More “traditional” business sectors understand the importance of nurturing talent well before candidates reach the interview stage. If you want to attract the best of the best, you’ve got to see recruitment as an investment. I don’t know about you, but any career advice I’ve ever had was awful. There were about five jobs on their list, and none of them was “sound engineer.” The best engineer of the future might not even know the role exists. You could go into schools (not just your own) and do demonstrations, hold open days at your premises, have an active online presence where anyone who is curious can learn more about the industry and your part in it. Offering work experience and internships can help both parties assess each other, and you can teach potential employees good habits before they have the chance to learn bad ones.

As for finding candidates who are already in the industry: treat maintaining your freelancer pool as a year-round task. It’s easy to not see it as a priority when you’re busy with more immediate concerns, but if you leave filling positions to the last minute, you’re highly unlikely to find the best candidate. If you’re in a rush you won’t be thorough in your considerations, and to be frank, if someone’s available at short notice, they’re unlikely to be high quality. When reviewing cover letters and résumés, try to focus on objective things like qualifications and experience, and avoid making snap judgments based on less relevant aspects, like names or age.

Freelancers benefit from less homogenous working environments too, so it’s in our interests to help expand the search for coworkers. If you’re asked for recommendations, bear in mind that it’s natural to suggest people who are like ourselves (8). Make the effort to think about who would actually be the best fit for the role. If everyone you know is like you, get out more! Interacting with a wide variety of people benefits your professional and personal development anyway (more on that next time). Companies, employees and freelancers can all work to foster environments that value differences of opinion and experience, not just to attract but also retain and develop the best people in the industry.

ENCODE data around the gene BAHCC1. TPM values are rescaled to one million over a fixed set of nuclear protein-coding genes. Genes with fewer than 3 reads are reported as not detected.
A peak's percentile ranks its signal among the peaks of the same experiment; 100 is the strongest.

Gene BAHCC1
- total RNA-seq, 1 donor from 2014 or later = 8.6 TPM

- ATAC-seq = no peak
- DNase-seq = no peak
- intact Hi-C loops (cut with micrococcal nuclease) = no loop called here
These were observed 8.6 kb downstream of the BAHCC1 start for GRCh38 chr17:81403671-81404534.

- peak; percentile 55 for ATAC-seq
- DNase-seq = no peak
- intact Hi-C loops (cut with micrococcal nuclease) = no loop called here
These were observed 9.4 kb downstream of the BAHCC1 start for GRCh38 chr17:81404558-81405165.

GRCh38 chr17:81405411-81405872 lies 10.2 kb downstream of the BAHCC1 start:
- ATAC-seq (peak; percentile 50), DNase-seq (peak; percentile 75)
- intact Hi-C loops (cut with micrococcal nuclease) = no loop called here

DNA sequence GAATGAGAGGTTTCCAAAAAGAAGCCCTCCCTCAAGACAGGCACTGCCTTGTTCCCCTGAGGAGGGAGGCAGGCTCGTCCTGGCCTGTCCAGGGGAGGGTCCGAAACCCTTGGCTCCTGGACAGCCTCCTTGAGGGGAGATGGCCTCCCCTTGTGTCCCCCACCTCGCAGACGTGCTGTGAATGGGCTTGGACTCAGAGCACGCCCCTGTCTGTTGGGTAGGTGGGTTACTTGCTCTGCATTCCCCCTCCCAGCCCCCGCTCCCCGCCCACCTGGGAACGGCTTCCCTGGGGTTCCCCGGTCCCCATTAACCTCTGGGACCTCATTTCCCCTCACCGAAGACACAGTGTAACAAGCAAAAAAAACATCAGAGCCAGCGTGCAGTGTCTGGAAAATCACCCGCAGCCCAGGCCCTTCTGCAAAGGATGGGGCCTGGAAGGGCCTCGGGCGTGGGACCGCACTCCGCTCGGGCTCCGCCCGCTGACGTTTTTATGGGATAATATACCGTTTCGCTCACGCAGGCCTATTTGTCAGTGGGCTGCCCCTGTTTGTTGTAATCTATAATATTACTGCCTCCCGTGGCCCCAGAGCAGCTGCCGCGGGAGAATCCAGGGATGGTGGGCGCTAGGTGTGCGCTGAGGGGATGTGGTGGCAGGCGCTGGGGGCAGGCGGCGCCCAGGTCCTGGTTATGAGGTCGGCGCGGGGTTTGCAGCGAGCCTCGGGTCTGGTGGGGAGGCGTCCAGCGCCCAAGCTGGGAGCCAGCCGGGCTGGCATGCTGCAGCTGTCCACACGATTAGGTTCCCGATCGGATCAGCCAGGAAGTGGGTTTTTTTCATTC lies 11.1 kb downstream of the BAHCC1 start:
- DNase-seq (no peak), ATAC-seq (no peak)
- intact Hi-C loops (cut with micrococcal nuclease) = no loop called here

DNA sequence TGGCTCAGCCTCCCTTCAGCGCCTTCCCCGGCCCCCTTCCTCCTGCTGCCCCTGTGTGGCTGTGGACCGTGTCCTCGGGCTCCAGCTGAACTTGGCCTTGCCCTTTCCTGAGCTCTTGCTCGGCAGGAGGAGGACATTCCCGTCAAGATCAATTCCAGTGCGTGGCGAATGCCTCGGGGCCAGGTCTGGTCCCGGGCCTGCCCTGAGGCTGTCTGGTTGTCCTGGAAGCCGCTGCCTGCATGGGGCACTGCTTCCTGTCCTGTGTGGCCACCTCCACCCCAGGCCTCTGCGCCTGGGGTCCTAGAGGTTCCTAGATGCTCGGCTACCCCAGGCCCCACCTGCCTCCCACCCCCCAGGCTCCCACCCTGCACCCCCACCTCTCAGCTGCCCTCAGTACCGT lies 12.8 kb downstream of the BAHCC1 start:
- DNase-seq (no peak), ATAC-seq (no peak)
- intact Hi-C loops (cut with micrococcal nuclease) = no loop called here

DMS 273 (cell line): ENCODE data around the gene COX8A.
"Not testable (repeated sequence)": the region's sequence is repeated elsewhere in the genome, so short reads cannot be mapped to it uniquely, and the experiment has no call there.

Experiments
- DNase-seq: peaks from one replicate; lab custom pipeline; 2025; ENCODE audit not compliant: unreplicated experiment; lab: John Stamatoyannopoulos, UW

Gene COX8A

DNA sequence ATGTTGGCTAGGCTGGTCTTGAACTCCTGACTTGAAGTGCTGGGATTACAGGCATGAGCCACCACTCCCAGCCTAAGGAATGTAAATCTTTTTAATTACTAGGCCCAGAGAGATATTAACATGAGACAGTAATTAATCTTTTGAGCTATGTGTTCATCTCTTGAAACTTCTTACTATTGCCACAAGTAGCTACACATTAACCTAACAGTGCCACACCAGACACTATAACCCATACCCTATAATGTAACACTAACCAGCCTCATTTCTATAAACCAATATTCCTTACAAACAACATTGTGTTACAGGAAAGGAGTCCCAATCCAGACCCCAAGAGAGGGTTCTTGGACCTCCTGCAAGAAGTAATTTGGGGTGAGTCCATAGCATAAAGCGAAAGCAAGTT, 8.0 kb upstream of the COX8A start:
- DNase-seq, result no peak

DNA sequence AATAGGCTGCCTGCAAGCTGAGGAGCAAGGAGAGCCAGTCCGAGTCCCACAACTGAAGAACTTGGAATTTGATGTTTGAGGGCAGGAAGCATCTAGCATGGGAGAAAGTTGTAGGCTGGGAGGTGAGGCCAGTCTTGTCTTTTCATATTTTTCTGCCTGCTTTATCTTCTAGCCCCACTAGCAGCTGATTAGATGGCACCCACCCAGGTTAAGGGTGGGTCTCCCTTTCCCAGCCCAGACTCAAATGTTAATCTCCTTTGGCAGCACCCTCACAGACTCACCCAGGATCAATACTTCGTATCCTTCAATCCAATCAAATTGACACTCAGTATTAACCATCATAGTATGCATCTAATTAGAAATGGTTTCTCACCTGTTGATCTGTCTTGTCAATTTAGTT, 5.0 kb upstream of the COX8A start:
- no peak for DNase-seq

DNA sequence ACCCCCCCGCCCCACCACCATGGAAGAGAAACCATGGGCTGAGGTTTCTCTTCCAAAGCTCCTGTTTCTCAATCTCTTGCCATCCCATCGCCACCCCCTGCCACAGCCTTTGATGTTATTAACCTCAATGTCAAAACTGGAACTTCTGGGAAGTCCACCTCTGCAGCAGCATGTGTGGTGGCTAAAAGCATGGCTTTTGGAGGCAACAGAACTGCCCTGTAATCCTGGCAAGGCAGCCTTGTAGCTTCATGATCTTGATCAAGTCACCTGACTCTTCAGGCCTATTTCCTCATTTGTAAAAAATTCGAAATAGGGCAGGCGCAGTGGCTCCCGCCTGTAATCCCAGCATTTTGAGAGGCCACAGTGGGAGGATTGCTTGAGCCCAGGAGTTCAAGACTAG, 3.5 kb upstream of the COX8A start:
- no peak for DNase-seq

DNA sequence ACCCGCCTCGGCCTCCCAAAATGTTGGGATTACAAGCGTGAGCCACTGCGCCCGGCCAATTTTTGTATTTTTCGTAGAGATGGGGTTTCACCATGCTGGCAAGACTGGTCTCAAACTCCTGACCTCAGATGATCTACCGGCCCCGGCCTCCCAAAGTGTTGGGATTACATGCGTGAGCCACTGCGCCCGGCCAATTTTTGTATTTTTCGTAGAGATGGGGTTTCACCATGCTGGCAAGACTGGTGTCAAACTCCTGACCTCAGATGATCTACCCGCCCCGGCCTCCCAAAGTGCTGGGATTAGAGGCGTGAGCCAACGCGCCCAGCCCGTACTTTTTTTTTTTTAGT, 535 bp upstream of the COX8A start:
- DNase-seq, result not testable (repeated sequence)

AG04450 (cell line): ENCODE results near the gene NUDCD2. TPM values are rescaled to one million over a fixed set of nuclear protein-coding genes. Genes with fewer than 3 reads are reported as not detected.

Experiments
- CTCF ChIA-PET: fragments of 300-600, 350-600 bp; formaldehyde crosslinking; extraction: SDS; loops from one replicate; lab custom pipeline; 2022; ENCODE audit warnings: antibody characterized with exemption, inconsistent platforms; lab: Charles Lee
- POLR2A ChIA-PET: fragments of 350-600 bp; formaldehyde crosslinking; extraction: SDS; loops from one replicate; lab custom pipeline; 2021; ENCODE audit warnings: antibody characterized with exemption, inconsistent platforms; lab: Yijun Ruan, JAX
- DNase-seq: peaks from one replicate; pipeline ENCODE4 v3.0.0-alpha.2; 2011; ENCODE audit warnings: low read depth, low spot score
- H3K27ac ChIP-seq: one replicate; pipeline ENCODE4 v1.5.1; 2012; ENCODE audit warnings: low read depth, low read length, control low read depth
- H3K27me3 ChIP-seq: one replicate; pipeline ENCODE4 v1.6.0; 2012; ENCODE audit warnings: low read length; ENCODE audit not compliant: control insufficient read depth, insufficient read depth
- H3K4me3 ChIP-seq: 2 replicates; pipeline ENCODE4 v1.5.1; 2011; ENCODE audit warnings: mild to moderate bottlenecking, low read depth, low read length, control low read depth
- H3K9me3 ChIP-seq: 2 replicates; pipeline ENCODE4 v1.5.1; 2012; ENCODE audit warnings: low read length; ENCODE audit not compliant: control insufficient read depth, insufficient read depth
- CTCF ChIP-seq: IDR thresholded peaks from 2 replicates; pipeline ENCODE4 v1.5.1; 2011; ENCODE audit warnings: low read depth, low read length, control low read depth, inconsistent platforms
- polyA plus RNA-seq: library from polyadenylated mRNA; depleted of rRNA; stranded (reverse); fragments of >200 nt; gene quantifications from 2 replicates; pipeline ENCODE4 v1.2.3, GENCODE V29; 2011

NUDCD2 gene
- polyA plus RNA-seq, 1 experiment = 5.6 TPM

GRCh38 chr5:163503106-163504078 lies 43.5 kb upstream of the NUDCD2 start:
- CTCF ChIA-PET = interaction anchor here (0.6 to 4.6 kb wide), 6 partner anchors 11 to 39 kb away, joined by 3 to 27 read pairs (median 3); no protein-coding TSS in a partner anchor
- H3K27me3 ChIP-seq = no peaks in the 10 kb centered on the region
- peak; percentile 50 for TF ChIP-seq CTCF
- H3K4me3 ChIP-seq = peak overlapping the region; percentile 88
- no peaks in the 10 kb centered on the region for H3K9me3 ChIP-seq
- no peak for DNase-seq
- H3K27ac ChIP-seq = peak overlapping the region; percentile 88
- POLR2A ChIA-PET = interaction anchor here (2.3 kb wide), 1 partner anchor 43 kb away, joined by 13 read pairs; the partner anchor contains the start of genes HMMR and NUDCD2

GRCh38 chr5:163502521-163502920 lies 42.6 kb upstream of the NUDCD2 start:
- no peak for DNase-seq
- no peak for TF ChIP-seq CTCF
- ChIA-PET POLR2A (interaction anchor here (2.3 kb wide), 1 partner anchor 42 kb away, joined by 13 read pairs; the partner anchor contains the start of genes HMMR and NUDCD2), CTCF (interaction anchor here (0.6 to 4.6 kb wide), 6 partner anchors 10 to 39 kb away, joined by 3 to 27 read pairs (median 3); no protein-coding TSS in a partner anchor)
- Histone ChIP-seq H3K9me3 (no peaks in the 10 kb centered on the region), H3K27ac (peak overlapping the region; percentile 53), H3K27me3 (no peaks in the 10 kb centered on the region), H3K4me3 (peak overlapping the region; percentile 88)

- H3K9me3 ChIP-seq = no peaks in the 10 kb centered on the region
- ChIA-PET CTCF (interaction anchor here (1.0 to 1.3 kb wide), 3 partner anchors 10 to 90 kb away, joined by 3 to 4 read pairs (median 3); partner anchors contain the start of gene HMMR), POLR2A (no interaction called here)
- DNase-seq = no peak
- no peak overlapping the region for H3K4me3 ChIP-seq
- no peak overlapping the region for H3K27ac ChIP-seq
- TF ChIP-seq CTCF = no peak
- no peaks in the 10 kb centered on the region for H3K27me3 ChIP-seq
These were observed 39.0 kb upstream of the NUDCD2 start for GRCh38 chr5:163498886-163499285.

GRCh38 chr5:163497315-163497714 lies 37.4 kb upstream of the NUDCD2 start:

So, if you’re looking for the best candidate for the job, I hope I’ve convinced you that our current methods are not enough to find them. Our industry is not a romantic comedy where the person we needed was right there in front of us all along. Idly believing that the best people should get the job is not going to change this. The good news is there are plenty of ways to find great techs and increase your competitive edge, productivity and profits in the process.

  1. Primes and Consequences: A Systematic Review of Meritocracy in Intergroup Relations. Madeira et al., 2007 (
  2. The myth of meritocracy: who really gets what they deserve? K. A. Appiah. 2018
  3. A belief in meritocracy is not only false: it’s bad for you. C. Mark, 2019
  4. The Paradox of Meritocracy in Organisations. Castilla & Benard, 2010
  5. Expectations of brilliance underlie gender distributions across academic disciplines. Leslie et al., 2015
  6. Why Diverse Teams are Smarter. Rock & Grant, 2016.
  7. How Diversity Makes Us Smarter. Phillips, 2014
  8. Word-of-mouth recruitment isn’t the best path to top research talent. ResearchGate, 2019